Review K-12 which enforces homework, says ACT

Aug. 28, 2019

DAVAO CITY, Philippines — Congress wants to stop teachers from giving homework. This sounds like a good proposal, except that this is a requirement of K to 12.

The Alliance of Concerned Teachers (ACT) pointed out this fact after Representatives Elvie Escudero and Alfredo Vargas filed bills to have students do their assignments in schools to save more time for bonding and non-school activities at home.

ACT National Chairperson Joselyn Martinez, a public school teacher, said Congress should also review the implementation of K to 12 which has burdened both teachers and students in homework with lack of materials.

“K12 was an experiment that tried to integrate a little bit of everything in a complicated manner, while leaving no ample time for mastery of subjects and development of critical thinking. Further, the range of topics and competencies set by the K to 12 curriculum are impossible to cover within formal class hours, resulting to added and beyond-school hour work for both teachers and students,” Martinez said.

Martinez said that since the K-12 follows an outcome-based education (OBE) framework, this demands students to produce several outputs for their assigned topic, which teachers are also required to design and facilitate through their daily lessons logs (DLL).

“For example, our DLL should indicate that a certain topic should be covered within, say, an hour. Such should entail a discussion or input part from the teacher and multiple activities to ensure learners are engaged, like reporting, skits, writing, poster-making, and many others,” shared Martinez.

Martinez said that students, as well as teachers, are forced to render overtime school work.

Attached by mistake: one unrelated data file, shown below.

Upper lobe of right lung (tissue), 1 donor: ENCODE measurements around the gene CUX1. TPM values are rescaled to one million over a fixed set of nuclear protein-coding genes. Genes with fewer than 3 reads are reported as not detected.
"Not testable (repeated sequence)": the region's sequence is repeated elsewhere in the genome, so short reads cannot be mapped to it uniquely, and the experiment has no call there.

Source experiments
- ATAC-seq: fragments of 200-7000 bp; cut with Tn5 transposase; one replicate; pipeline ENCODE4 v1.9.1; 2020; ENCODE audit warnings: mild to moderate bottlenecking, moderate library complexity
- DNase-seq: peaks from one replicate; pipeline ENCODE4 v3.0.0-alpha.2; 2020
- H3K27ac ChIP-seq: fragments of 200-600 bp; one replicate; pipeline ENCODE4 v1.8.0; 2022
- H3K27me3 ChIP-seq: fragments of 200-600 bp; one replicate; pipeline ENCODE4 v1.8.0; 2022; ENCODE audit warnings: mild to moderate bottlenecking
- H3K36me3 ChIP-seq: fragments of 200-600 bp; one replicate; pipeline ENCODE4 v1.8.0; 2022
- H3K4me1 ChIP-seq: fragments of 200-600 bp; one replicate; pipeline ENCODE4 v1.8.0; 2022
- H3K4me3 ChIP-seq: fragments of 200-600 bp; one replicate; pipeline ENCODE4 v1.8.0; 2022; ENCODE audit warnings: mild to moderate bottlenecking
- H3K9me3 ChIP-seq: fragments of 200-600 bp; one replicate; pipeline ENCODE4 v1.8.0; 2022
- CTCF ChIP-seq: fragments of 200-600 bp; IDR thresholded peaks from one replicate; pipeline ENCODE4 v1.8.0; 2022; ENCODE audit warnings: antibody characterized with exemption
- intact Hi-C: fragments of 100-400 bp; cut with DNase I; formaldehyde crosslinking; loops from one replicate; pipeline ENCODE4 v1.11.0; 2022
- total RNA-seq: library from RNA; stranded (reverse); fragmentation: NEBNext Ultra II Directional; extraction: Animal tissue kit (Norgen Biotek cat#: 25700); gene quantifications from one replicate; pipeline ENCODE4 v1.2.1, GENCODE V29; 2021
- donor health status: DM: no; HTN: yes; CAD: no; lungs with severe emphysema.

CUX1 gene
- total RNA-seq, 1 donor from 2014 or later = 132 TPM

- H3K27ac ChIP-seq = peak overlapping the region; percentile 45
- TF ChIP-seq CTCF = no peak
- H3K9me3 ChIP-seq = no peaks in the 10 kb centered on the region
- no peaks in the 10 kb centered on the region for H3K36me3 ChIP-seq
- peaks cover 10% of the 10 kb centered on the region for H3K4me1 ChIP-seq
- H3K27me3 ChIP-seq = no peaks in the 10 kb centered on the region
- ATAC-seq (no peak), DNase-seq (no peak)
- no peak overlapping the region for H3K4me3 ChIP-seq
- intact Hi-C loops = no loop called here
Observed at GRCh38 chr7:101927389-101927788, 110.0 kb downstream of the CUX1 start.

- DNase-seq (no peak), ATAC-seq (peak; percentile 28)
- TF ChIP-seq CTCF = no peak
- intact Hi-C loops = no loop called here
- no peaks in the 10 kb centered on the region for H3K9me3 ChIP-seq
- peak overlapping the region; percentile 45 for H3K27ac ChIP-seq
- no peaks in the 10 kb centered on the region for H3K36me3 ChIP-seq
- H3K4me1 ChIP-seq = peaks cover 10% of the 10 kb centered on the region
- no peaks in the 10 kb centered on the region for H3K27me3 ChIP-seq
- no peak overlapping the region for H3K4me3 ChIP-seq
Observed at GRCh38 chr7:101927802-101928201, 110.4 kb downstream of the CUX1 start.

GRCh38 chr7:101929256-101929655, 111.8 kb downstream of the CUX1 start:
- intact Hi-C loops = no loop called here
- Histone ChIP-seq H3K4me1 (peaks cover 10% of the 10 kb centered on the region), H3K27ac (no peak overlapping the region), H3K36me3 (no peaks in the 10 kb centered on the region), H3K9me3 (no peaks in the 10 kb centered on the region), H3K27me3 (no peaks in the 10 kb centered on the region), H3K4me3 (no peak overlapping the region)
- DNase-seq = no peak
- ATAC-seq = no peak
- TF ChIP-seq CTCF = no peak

She pointed out that research work has been “made heavier” on both teachers and students, due to lack of learning materials.

“Students have more than one class and therefore are required to cover several topics and competencies daily. No amount of ‘budgeting of work’ can force students and teachers alike to accomplish more than what is realistically doable in a set period of time, hence the need to take home their school work,” Martinez explained.

Martinez also took swipe on Education Secretary Leonor Briones for supporting the no-homework policy when her department pushes for more work through K-12.

“It is unfair for DepEd to claim that they are ‘discouraging homework’ through several policies, because the agency’s main curriculum is the culprit behind this added work,” Martinez said.

The K to 12 has been criticized by ACT and other observers as it aggravated problems in the education system, from lack of facilities to unclear curriculum, and its failure to produce graduates competent for jobs. (

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